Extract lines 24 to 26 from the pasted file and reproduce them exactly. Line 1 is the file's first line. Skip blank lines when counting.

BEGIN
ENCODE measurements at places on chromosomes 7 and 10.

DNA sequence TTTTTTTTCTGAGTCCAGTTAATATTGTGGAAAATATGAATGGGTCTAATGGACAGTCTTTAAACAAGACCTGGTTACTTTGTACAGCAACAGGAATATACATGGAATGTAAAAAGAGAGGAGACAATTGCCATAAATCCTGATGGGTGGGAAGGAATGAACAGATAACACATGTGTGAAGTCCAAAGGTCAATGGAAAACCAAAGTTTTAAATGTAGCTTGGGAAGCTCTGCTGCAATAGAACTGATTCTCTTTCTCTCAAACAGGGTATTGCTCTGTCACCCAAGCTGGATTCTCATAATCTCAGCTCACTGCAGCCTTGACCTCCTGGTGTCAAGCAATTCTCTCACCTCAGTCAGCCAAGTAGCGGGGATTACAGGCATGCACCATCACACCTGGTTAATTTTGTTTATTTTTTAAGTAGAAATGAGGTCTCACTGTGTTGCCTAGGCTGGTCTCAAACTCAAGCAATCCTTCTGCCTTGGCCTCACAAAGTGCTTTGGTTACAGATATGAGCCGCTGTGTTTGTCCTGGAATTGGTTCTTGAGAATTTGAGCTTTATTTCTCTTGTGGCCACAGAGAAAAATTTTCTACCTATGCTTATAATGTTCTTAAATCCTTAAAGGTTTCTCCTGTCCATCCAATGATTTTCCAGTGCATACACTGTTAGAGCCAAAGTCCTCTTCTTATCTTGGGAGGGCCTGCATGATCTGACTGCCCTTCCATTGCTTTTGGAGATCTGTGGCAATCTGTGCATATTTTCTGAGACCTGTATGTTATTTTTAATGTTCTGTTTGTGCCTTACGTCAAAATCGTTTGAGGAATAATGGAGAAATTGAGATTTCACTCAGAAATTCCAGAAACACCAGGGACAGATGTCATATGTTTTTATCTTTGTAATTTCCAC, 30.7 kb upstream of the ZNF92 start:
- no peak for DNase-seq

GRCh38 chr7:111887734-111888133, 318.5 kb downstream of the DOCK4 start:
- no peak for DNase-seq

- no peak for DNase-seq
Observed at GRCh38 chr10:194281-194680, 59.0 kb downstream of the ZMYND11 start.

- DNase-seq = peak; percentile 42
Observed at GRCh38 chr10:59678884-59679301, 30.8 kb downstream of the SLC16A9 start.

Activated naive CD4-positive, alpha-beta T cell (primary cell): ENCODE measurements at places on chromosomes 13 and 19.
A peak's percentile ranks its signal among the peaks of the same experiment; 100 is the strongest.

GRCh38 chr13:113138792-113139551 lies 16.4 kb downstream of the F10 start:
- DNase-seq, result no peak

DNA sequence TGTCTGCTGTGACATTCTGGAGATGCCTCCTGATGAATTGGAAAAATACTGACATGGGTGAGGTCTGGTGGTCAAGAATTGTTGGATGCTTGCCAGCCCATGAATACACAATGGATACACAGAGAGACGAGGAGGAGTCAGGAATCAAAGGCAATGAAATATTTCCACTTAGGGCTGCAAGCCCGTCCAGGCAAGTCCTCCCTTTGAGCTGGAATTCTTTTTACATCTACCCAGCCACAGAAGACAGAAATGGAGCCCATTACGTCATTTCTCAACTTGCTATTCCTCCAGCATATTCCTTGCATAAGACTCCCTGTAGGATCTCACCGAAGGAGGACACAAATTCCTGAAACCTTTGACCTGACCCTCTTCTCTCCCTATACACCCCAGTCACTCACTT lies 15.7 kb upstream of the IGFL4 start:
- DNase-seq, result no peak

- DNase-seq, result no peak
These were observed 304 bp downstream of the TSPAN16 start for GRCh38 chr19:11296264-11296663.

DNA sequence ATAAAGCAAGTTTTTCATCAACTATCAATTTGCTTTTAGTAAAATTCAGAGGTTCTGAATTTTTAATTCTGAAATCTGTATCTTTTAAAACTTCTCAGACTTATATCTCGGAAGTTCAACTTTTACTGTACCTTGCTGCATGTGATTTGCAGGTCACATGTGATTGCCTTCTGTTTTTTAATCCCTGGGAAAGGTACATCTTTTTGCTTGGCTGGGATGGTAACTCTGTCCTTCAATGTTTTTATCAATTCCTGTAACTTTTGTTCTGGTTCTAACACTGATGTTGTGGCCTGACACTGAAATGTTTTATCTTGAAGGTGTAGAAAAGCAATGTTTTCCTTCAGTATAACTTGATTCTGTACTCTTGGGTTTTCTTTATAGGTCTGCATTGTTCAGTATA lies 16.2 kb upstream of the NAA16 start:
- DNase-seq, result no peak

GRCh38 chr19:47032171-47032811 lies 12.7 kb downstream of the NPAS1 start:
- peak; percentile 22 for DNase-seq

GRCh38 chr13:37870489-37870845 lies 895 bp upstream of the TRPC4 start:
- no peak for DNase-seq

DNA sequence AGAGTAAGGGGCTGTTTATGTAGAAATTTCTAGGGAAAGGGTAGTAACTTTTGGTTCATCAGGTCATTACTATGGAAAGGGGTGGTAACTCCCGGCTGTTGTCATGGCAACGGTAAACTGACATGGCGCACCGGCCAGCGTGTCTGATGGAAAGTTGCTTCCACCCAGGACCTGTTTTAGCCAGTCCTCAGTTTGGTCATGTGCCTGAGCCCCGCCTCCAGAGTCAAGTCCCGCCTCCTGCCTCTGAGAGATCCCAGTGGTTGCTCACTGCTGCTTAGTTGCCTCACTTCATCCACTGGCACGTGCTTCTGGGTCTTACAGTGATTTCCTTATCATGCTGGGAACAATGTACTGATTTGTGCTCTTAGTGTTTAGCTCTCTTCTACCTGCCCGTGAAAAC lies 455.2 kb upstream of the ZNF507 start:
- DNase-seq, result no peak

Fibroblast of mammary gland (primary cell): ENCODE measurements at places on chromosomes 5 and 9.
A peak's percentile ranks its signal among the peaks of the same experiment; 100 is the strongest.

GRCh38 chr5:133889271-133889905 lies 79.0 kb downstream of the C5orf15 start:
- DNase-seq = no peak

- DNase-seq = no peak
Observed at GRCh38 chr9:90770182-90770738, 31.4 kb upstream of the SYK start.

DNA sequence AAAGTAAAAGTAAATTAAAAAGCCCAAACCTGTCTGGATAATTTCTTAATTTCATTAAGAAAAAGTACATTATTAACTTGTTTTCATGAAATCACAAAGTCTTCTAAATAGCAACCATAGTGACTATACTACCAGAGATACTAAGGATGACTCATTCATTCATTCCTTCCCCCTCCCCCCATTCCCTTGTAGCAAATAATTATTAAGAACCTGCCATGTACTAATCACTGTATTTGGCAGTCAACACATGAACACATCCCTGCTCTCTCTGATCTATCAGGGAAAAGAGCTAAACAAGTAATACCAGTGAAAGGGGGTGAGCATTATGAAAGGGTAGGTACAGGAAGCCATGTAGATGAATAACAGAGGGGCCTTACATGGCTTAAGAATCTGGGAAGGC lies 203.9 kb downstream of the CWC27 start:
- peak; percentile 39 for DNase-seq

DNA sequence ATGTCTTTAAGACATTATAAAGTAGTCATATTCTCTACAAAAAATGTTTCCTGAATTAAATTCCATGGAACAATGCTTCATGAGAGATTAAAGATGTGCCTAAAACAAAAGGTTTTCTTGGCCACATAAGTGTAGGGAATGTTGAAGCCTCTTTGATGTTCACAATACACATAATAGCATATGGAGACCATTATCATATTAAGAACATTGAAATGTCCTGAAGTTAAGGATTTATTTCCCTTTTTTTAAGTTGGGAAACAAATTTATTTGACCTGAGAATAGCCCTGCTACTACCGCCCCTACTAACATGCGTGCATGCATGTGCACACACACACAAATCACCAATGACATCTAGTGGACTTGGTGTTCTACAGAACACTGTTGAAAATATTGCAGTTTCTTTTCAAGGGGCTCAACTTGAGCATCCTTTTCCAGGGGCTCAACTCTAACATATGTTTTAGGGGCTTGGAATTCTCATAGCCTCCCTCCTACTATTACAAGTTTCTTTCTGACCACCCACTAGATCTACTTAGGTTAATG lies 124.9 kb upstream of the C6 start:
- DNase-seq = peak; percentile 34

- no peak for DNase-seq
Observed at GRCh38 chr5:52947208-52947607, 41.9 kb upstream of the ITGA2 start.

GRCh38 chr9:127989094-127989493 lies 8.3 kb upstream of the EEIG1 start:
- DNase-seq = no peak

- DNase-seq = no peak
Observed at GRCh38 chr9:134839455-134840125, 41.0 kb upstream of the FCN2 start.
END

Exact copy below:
DNA sequence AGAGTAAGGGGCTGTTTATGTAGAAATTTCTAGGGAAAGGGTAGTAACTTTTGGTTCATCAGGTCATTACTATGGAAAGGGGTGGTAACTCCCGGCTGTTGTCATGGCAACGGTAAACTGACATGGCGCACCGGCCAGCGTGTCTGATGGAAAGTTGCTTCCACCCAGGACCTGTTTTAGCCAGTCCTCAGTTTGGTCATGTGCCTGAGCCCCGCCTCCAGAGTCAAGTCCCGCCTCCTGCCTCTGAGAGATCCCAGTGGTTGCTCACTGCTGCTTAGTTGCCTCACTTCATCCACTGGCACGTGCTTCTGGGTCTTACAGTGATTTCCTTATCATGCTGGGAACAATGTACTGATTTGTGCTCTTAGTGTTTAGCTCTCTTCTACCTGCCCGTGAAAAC lies 455.2 kb upstream of the ZNF507 start:
- DNase-seq, result no peak

Fibroblast of mammary gland (primary cell): ENCODE measurements at places on chromosomes 5 and 9.